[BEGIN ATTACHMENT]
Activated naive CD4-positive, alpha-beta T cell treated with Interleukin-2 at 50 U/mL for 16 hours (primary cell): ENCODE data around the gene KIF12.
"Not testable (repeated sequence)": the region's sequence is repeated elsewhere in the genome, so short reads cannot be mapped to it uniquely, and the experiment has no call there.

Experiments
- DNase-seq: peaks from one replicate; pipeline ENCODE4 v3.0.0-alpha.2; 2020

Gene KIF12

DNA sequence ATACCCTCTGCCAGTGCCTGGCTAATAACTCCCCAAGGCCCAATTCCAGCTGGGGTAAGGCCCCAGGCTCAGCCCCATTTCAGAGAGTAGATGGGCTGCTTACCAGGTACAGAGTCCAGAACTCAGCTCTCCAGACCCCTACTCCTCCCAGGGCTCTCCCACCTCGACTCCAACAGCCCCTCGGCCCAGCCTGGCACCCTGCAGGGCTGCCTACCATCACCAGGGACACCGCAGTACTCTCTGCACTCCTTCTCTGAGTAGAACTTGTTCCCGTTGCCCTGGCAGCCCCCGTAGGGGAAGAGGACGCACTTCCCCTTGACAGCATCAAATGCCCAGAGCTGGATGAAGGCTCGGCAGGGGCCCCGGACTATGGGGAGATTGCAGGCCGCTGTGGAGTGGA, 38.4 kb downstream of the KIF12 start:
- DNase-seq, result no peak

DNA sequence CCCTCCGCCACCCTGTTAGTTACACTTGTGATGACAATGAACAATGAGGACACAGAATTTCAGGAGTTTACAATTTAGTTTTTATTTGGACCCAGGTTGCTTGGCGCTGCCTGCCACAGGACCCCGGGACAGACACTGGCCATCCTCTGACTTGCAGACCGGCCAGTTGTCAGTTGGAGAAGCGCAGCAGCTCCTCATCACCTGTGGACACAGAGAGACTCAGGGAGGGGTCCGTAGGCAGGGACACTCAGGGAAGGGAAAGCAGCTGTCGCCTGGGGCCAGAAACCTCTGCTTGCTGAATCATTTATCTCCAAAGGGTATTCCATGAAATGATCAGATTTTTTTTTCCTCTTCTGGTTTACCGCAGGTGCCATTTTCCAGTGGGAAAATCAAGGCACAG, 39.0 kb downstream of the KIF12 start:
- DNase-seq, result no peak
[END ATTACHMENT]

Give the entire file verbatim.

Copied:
Activated naive CD4-positive, alpha-beta T cell treated with Interleukin-2 at 50 U/mL for 16 hours (primary cell): ENCODE data around the gene KIF12.
"Not testable (repeated sequence)": the region's sequence is repeated elsewhere in the genome, so short reads cannot be mapped to it uniquely, and the experiment has no call there.

Experiments
- DNase-seq: peaks from one replicate; pipeline ENCODE4 v3.0.0-alpha.2; 2020

Gene KIF12

DNA sequence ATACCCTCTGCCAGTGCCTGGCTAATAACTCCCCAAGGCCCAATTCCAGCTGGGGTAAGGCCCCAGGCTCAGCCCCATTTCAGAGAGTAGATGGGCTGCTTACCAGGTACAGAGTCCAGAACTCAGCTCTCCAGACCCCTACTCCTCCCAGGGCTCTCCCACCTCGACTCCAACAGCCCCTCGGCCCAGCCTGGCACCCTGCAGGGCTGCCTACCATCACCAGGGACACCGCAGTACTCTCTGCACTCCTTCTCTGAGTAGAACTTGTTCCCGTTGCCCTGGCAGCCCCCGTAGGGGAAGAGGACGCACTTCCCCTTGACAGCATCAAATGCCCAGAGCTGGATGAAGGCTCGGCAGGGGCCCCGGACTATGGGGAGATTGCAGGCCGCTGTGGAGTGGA, 38.4 kb downstream of the KIF12 start:
- DNase-seq, result no peak

DNA sequence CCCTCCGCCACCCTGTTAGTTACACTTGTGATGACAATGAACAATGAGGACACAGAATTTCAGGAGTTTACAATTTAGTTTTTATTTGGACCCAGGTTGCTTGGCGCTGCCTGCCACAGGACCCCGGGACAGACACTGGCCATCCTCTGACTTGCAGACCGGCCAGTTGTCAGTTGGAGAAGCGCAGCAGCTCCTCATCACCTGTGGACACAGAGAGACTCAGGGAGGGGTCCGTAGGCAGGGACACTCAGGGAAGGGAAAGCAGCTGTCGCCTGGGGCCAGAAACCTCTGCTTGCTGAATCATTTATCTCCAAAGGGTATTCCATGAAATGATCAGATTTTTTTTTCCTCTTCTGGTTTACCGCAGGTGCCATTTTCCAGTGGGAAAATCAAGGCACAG, 39.0 kb downstream of the KIF12 start:
- DNase-seq, result no peak